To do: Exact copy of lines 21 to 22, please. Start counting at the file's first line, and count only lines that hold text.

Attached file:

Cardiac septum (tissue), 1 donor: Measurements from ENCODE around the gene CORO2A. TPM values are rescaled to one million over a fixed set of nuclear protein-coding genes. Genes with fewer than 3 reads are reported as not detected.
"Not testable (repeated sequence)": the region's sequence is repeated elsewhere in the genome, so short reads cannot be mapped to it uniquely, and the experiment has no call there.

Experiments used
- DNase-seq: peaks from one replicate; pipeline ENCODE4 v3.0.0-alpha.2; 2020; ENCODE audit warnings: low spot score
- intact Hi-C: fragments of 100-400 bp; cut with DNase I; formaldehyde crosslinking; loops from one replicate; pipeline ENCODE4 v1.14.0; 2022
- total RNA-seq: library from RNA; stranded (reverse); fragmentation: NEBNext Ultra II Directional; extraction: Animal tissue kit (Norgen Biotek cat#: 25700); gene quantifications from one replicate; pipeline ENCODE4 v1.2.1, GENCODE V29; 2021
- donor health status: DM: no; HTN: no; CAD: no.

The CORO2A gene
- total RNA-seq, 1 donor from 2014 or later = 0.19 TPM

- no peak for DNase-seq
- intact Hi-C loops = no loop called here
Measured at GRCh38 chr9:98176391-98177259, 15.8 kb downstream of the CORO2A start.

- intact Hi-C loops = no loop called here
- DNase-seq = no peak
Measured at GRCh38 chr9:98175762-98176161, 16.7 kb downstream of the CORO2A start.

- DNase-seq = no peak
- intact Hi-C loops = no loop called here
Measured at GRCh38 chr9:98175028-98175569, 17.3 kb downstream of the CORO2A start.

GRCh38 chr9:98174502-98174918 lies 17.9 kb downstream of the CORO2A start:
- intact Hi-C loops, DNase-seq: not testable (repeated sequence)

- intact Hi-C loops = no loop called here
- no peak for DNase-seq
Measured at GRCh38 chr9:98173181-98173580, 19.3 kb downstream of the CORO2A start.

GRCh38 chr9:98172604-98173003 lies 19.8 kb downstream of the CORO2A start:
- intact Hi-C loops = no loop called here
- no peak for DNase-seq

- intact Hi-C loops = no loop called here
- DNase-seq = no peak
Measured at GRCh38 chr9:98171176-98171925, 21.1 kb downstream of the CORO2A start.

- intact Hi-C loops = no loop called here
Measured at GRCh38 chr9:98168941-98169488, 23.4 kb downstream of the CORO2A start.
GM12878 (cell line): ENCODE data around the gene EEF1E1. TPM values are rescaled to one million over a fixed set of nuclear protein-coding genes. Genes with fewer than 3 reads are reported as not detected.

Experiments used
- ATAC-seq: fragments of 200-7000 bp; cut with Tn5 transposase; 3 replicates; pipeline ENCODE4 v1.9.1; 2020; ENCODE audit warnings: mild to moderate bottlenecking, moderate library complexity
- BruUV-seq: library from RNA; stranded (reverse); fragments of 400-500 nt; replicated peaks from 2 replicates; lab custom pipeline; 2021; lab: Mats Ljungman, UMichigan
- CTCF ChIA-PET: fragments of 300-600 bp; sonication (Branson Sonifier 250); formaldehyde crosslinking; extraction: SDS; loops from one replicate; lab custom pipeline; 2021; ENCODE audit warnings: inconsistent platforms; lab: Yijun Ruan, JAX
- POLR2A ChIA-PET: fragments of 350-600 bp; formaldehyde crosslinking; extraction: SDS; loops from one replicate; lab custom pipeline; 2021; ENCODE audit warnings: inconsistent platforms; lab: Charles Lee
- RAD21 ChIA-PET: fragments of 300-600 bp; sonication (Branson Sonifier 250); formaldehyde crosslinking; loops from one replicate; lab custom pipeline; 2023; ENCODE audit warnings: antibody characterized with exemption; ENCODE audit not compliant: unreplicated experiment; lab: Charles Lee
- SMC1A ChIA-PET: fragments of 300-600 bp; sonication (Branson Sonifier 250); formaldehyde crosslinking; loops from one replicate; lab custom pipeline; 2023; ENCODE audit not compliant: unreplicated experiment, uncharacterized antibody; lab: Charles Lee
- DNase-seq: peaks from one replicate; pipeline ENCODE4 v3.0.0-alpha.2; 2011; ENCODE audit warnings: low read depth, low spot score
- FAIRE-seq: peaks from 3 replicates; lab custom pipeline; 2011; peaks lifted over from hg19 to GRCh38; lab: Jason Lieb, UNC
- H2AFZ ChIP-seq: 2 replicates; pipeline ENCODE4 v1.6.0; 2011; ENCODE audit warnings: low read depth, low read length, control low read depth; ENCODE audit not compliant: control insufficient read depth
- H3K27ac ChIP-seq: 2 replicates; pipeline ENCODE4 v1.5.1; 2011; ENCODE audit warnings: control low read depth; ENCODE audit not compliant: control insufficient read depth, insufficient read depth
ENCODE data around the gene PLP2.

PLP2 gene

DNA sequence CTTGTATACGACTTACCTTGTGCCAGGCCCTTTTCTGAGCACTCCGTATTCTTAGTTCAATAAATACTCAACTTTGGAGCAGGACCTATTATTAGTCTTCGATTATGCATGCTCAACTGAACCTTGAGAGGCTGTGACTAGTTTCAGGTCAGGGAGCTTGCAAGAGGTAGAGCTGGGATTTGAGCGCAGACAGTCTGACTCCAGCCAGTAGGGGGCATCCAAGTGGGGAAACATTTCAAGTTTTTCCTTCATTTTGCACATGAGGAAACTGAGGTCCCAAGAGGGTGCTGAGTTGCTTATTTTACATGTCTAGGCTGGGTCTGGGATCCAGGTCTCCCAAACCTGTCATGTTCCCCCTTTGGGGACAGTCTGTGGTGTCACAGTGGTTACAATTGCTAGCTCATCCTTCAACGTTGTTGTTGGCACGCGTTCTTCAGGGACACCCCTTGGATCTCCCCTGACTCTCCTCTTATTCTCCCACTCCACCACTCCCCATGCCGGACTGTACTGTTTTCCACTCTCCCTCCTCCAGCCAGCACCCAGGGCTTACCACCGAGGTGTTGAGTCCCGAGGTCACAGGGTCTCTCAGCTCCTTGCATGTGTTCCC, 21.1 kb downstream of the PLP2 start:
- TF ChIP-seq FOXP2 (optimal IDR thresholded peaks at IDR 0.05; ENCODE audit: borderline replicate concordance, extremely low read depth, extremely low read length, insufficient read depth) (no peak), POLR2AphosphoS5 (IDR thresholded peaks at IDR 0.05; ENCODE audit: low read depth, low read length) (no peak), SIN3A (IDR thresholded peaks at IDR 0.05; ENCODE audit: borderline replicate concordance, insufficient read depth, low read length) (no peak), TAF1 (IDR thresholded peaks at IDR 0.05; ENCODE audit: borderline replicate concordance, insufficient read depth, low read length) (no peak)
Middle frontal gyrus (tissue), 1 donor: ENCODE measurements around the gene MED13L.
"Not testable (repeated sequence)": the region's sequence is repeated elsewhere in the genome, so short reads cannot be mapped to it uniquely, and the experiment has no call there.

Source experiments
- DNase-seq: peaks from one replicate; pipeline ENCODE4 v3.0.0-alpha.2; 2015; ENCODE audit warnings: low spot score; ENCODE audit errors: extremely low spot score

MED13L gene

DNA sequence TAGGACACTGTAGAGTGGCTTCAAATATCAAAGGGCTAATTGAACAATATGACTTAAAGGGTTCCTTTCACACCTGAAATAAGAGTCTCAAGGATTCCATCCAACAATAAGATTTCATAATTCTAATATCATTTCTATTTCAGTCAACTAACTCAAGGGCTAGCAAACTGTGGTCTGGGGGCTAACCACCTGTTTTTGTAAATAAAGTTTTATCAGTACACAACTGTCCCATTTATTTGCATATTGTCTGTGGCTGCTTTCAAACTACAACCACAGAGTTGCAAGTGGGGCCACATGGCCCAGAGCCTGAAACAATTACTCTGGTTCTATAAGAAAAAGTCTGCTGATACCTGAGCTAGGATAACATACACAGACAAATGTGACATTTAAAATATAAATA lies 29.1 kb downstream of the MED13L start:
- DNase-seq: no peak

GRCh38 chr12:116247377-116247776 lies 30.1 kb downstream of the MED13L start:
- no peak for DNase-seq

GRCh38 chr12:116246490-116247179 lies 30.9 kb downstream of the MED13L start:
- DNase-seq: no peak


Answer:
- intact Hi-C loops = no loop called here
- no peak for DNase-seq